"I keep looking for a place to fit
where I can speak my mind
I've been trying hard to find the people
That I won't leave behind

They say I got brains
But they ain't doing me no good
I wish they could

Each time things start to happen again
I think I got something good goin' for myself
But what goes wrong

Sometimes I feel very sad
Sometimes I feel very sad
(Can't find nothin' I can put my heart and soul into)
Sometimes I feel very sad
(Can't find nothin' I can put my heart and soul into)

I guess I just wasn't made for these times"

I could feel the angst and the annoyance.  The constant searching for a destiny that never really existed, but was always promised by people who don't have to live your life.  How many others of his generation felt this feeling.  God, how many people of my generation feel this?

In sum, the album's placement on the list at first glance seems like something to be written off as a fluke.  It could easily be dismissed that "oh, it only made it so far up the list because it was pop music."  Perhaps that helped it get placed, but there is much more to this album beneath the surface.  The thoughts that it provoked in me made me rethink dismissing it.  I wonder if I heard it years from now if it would have produced similar thoughts, or a whole chain of different ones.  Maybe 'twas the culmination of being the same age as the band members, in a generation that so desperately wants change and yet feels so impotent to break away helped to formulate this "review" if you can even call it that.

So thanks 24-year-old Brian Wilson.  Did you know that one day, on my own path, yours would cross mine on an iPod and I would spend a Sunday afternoon with a cat named Socrates sharing a private eternity of thoughts that will soon be forgotten, like everything else?  Until I am blindsided by a Proustian Madeleine years from now and a song of yours from this album will come on, and I might tell children of my own how had I not written a blog in my confused 20s, I never would have stopped to appreciate a neurological path accidently forged by a musician before me, who never knew my name, nor has never and will never meet me.  And they might laugh, or think I'm strange, and I, in turn, might laugh at them when I go to make brownies and all the butter is missing.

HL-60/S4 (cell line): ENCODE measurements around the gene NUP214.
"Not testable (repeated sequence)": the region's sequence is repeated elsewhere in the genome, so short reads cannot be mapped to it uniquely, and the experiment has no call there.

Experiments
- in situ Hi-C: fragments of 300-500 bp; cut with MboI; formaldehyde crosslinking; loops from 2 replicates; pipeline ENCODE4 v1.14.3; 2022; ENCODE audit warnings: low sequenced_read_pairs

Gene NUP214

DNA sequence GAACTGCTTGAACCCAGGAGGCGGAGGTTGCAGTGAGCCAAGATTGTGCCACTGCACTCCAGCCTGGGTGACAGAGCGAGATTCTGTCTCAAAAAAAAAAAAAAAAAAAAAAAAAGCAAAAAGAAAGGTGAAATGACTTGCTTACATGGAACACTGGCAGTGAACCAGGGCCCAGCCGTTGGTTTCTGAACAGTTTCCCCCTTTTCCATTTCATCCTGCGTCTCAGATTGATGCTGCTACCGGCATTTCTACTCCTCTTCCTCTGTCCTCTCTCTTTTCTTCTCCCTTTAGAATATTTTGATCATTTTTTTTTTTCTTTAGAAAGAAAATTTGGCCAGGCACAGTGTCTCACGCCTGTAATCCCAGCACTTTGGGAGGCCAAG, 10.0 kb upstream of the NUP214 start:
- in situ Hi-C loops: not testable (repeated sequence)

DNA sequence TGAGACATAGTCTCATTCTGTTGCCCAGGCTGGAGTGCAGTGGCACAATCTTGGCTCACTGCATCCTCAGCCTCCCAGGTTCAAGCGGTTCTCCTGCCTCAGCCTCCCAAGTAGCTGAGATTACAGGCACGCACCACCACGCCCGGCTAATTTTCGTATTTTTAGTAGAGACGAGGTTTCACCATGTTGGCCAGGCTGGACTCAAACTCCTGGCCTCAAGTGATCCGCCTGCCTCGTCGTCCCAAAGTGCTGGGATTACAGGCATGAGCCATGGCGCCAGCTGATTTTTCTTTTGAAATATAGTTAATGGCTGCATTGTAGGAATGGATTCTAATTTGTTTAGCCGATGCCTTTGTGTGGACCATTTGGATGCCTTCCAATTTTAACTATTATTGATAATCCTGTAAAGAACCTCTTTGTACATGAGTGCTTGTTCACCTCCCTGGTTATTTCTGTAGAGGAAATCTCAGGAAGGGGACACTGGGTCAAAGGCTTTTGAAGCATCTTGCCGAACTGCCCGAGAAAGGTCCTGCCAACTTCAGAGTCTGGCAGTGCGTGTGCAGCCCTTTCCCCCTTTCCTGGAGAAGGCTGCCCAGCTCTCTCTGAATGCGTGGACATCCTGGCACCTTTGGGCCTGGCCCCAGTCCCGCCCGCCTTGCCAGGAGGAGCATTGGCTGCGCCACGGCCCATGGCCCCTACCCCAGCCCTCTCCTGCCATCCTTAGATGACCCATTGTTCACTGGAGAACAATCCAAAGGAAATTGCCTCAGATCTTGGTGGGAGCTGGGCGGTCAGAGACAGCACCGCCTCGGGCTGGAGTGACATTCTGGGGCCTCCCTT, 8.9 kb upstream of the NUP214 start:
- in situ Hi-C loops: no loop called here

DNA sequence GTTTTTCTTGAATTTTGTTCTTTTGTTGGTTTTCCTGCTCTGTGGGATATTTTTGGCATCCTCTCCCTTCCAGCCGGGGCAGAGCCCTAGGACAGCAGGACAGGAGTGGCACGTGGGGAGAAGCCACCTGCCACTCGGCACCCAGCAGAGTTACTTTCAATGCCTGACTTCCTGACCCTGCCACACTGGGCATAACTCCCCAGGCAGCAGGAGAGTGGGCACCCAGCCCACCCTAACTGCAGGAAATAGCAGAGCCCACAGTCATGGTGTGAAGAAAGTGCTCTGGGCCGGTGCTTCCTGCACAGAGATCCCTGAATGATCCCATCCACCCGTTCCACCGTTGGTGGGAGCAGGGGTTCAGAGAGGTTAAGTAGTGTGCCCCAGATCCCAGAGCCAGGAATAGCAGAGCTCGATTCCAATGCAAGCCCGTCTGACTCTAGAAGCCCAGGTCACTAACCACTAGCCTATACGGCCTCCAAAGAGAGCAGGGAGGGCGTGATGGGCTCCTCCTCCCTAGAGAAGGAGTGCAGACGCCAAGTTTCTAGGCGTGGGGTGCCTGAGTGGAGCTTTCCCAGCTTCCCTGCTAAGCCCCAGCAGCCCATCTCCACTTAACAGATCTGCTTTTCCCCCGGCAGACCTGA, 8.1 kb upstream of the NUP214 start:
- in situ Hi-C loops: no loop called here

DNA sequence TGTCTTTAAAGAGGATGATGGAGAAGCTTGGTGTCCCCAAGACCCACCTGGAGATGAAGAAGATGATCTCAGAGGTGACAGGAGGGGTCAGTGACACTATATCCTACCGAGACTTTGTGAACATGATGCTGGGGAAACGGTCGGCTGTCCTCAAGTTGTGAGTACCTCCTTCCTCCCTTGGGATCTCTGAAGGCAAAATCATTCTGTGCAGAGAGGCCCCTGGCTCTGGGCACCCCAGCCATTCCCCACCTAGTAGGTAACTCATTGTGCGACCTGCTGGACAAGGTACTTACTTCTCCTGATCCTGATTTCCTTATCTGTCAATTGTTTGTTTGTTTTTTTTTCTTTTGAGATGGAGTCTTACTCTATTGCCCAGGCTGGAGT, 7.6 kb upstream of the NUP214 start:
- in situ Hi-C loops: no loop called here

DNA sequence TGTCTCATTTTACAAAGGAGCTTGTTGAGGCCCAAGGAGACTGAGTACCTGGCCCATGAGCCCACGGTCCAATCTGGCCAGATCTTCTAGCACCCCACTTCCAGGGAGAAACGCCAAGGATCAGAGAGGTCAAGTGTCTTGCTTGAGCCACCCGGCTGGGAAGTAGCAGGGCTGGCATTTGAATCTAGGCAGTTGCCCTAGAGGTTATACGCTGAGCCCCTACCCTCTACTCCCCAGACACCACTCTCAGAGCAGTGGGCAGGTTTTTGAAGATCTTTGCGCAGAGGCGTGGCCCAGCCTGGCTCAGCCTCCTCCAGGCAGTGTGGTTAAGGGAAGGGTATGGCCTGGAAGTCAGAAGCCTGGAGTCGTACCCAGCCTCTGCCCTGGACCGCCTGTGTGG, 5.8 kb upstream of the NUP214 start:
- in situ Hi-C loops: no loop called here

You make me and baby Jesus happy to hear your music.

What people who actually know how to write reviews said:

"Who's gonna hear this shit?" Beach Boys singer Mike Love asked the band's resident genius, Brian Wilson, in 1966, as Wilson played him the new songs he was working on. "The ears of a dog?" Confronted with his bandmate's contempt, Wilson made lemonade of lemons. "Ironically," he observed, "Mike's barb inspired the album's title."
Barking dogs — Wilson's dog Banana among them, in fact — are prominent among the found sounds on the album. The Beatles made a point of echoing them on Sgt. Pepper's Lonely Hearts Club Band — an acknowledgment that Pet Sounds was the inspiration for the Beatles' masterpiece. That gesture actually completed a circle of influence: Wilson initially conceived of Pet Sounds as an effort to top the Beatles' Rubber Soul.
Wilson essentially made Sounds without the rest of the band, using them only to flesh out the vocal arrangements. He even considered putting the album out as a solo project, and the first single, "Caroline, No," was released under his own name. The deeply personal nature of the songs, which Wilson co-wrote primarily with lyricist Tony Asher, further distinguished the album from the Beach Boys' typical fare. Its luxurious sound convey a heartbreaking wistfulness, as songs such as "I Just Wasn't Made for These Times" and "I'm Waiting for the Day" bid farewell to the innocent world of the early Sixties and to the Beach Boys' fun-in-the-sun hits.
Unfortunately, Capitol Records proved no more enamored of Pet Sounds than had Love; the label actually considered not releasing the album at all. Not yet vindicated by history, Wilson withdrew further into his inner world. "At the last meeting I attended concerning Pet Sounds," Wilson wrote in his autobiography (which took the name of the album's opening track, "Wouldn't It Be Nice") about his dealings with Capitol's executive brain trust, "I showed up holding a tape player and eight prerecorded, looped responses, including 'No comment,' 'Can you repeat that?' 'No' and 'Yes.' Refusing to utter a word, I played the various tapes when appropriate."